Uber partners with University of Arizona as it looks to advance its self-driving car projectBy Rob Thubron
Uber has announced that it will partner with the University of Arizona to develop mapping and optics technologies as the company expands its research of self-driving cars.
Arizona Governor Doug Ducey said in a statement that the deal will see Uber donating $25,000 to the university's College of Optical Sciences. He added that a number of the company's futuristic-looking mapping vehicles will take up permanent residence in the state. "It's in Arizona's best interest to embrace new technology. This is about economic growth. It means new jobs, new research opportunities here at the UofA," Ducey said.
Speaking about the deal, Uber's vice president of advanced technology, Brian McClendon, said: "We'll work with some of the leading experts in lens design here at the university to improve the imagery of what we capture and use to build out mapping and our safety features [...] I think the College of Optical Sciences is one of the leading in the world, and we are looking for improving the technologies that mapping and driverless vehicles are dependent on, and this is a great place to start,"
The move comes after Uber poached about 50 people from Carnegie Mellon University's robotics department when it formed a similar partnership with CMU several months ago. The ride-hailing company pilfered so many university staff to work on its self-driving car initiative that it was accused of effectively gutting competing, local projects. Nearly a third of the university's robotics researchers and engineers ended up moving around the corner to Uber's new facility that had been set up in a renovated chocolate factory.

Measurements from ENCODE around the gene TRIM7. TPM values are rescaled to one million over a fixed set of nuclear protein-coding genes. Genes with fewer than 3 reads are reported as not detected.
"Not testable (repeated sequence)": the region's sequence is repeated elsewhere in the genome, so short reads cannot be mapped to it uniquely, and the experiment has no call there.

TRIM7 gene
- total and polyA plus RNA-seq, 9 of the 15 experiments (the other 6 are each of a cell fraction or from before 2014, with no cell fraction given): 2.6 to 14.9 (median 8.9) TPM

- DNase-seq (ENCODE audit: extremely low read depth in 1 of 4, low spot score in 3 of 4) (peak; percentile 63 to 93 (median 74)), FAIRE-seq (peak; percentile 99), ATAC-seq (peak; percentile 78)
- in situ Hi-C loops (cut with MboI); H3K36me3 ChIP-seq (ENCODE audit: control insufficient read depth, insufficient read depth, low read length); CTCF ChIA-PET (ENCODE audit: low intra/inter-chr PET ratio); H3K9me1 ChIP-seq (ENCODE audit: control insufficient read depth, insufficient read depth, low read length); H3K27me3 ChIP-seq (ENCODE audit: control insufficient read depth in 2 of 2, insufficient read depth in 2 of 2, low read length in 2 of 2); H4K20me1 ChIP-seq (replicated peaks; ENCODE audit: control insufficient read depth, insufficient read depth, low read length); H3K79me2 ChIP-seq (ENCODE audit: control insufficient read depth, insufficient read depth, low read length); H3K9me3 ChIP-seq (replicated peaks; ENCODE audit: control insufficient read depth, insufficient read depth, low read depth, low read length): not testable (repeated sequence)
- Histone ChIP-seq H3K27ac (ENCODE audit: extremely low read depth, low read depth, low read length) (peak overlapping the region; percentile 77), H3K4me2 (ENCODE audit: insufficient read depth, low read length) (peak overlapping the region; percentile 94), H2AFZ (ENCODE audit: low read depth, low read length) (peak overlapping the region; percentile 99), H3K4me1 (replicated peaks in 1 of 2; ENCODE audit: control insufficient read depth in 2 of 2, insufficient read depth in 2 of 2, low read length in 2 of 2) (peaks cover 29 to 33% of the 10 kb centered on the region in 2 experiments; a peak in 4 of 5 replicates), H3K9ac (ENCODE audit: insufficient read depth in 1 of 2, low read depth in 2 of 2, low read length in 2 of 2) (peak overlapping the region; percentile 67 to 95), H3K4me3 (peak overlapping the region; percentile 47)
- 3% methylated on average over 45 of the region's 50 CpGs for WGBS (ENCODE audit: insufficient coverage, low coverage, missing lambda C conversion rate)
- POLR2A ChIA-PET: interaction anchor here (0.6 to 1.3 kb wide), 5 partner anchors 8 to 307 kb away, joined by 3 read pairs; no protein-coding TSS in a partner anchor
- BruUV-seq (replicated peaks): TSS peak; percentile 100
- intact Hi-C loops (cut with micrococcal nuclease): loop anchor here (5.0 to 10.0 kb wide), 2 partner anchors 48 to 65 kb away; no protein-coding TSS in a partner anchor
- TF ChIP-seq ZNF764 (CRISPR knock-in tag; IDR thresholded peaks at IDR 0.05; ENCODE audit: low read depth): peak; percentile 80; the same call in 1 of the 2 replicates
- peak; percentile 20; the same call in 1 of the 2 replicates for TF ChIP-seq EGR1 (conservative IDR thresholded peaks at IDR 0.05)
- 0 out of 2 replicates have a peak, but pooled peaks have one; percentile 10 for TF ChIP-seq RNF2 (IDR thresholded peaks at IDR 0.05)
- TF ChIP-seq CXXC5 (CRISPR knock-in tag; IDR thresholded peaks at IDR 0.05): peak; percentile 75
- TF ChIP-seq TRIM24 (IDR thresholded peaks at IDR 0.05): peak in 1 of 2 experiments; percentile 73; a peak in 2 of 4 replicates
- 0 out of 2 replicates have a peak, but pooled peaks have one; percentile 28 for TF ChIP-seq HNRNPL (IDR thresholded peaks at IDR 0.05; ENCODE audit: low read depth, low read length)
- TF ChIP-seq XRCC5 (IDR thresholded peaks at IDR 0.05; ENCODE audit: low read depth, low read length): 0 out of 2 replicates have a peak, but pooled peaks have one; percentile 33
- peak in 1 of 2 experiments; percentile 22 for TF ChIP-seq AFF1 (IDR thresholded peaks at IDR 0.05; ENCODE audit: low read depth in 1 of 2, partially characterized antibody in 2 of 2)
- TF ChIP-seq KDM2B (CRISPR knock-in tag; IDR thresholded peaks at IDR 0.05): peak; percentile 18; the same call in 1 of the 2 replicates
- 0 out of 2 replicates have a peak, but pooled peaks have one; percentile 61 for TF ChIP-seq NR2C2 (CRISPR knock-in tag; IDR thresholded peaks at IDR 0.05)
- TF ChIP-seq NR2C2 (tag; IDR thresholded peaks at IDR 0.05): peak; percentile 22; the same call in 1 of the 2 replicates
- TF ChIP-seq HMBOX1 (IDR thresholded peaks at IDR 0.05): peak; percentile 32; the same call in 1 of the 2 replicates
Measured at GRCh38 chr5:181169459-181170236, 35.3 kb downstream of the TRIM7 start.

Governor Ducey has been a vocal supporter of Uber since taking office in January. The Republican told state regulators they couldn't enforce rules that require Uber drivers to have commercial insurances and licenses, saying the policy was hampering job creation and stifling innovation. Ducey has said that Uber creates jobs and helps grow the economy, and the state should be helping it, not hindering it. The governor also signed an executive order supporting the testing and operation of self-driving vehicles on some public roads in Arizona.
A number of big tech and vehicle firms have been working on self-driving cars recently; Google unveiled the first finished prototype of its driverless car in December, and other companies such as Tesla, Mercedes-Benz and Audi are involved with similar projects. It's been reported that Apple also is working on a self-driving vehicle initiative, and is looking for a facility to test it.